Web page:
Ever since Google condemned large-scale, spammy article campaigns in 2017, there’s been a lot of confusion out there regarding the efficacy and safety of guest blogging.
So, is it best to avoid guest blogging? The short answer is no. Guest blogging is still a viable link building tactic. However, there are specific guest blogging practices you want to avoid to ensure you’re not engaging in Black Hat SEO.
In this article, we’ll walk through the do’s and don’ts of pitching and writing a quality guest post that will help you build your link profile and foster professional relationships in your industry — all while keeping you in the good graces of Google.
1. Do set goals for your guest blogging efforts
Guest blogging is functionally a marketing campaign, and as we have explained so many times before, a marketing campaign is nothing without goals. When you don’t define campaign goals, it can be challenging to know what kind of data you need to monitor to track success.
Some examples of common goals for guest blogging are:
- Improving search rankings through inbound link building
- Increasing your number of social media followers or email subscribers
- Establishing yourself as an expert in your field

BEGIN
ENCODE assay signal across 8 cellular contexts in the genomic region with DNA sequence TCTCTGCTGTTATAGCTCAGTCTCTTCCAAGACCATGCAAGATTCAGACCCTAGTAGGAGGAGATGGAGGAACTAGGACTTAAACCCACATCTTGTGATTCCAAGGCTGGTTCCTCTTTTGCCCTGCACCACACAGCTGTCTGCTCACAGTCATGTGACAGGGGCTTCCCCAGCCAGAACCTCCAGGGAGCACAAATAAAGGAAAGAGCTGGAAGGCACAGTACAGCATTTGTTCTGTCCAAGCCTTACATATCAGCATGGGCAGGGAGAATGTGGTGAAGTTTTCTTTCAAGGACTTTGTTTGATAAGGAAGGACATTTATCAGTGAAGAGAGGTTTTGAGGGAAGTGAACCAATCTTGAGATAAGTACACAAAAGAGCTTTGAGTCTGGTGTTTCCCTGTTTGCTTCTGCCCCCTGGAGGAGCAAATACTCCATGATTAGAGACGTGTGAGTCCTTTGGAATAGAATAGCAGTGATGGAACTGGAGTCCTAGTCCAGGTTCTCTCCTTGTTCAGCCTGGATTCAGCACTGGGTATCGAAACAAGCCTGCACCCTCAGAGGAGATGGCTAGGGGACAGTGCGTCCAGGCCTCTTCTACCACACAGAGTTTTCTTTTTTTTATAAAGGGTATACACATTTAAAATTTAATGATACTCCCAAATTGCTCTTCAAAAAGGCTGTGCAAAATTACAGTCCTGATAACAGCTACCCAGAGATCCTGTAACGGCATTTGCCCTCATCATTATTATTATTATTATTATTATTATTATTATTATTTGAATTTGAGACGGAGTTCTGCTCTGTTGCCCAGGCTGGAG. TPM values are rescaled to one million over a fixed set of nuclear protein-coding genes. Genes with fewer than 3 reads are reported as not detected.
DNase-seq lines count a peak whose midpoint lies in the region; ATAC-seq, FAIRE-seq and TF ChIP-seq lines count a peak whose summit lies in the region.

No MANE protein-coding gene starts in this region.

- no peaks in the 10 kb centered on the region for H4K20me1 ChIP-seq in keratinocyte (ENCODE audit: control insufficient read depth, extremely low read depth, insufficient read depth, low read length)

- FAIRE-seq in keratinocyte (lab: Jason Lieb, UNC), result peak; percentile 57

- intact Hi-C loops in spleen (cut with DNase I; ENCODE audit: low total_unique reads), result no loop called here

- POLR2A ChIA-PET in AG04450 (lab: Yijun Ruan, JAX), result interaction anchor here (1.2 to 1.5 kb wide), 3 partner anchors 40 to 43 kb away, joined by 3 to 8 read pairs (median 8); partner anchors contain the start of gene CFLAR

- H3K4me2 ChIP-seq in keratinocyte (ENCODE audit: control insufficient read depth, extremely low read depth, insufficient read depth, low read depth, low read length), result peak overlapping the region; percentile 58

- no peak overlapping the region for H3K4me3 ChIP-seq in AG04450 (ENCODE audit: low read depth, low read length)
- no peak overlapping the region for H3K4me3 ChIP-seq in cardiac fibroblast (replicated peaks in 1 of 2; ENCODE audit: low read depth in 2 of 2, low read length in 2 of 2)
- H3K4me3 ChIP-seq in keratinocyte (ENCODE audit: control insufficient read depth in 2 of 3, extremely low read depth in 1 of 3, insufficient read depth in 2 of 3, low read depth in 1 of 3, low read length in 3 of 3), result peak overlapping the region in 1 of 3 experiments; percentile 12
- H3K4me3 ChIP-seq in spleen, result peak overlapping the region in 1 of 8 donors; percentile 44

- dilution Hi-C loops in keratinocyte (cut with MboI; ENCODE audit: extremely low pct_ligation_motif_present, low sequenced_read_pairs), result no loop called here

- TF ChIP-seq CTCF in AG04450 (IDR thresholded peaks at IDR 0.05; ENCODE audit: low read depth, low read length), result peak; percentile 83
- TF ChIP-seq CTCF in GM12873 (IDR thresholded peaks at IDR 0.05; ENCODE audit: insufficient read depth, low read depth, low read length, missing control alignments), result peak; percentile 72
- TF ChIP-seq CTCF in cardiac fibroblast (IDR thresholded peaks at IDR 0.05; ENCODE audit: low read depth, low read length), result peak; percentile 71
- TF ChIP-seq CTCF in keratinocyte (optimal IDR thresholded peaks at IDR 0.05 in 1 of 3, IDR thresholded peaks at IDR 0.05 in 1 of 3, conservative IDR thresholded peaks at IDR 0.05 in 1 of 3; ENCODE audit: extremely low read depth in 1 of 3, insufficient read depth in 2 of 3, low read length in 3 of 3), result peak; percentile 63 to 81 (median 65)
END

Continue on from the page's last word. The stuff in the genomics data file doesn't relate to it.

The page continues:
- Promoting general brand awareness
- Generating leads by driving traffic to a dedicated landing page
Once you have your goals established, you will have a better idea of what kind of metrics you need to be monitoring.
2. Do pitch sites that are reputable and relevant to your niche
Quality matters — both ways. If you’re committed to creating quality content, you should find a website that is also committed to quality. This means steering clear of partnerships with spammy sites, which Google is very good at spotting.
Why is this important? Well, the first thing you need to know is that link building is either one or the other: Success by association, or guilt by association. You can strengthen your search rankings through link building efforts with strong, high-quality content on other sites, but it can work the other way around, as well. If you’re guest blogging on a spammy site, you will end up looking like a spammer to Google, and be penalized accordingly.
How do you know if a site is reputable or relevant? Research! Which brings us to the next item on our list…
3. Don’t neglect research
When you’re considering where to pitch a blog post, it is critical to do your due diligence. Not only to make sure you’re pitching to a reputable site, but also to make sure you’re not wasting anyone’s time or clogging up more email inboxes than you absolutely must. There’s a clear difference between someone who has done their homework and someone who is indiscriminately blasting out hundreds of pitch requests.
Before reaching out to a potential guest blogging partner, make sure you can answer the following questions:
- Who are their customers? Who is their blog audience? (Protip: The answers might not be the same).
- How active is their social media presence? How robust is their following?
- What’s their site traffic like? (Get a peek with freemium traffic estimation tools like SimilarWeb and Alexa)
- What do they generally write about on their blog?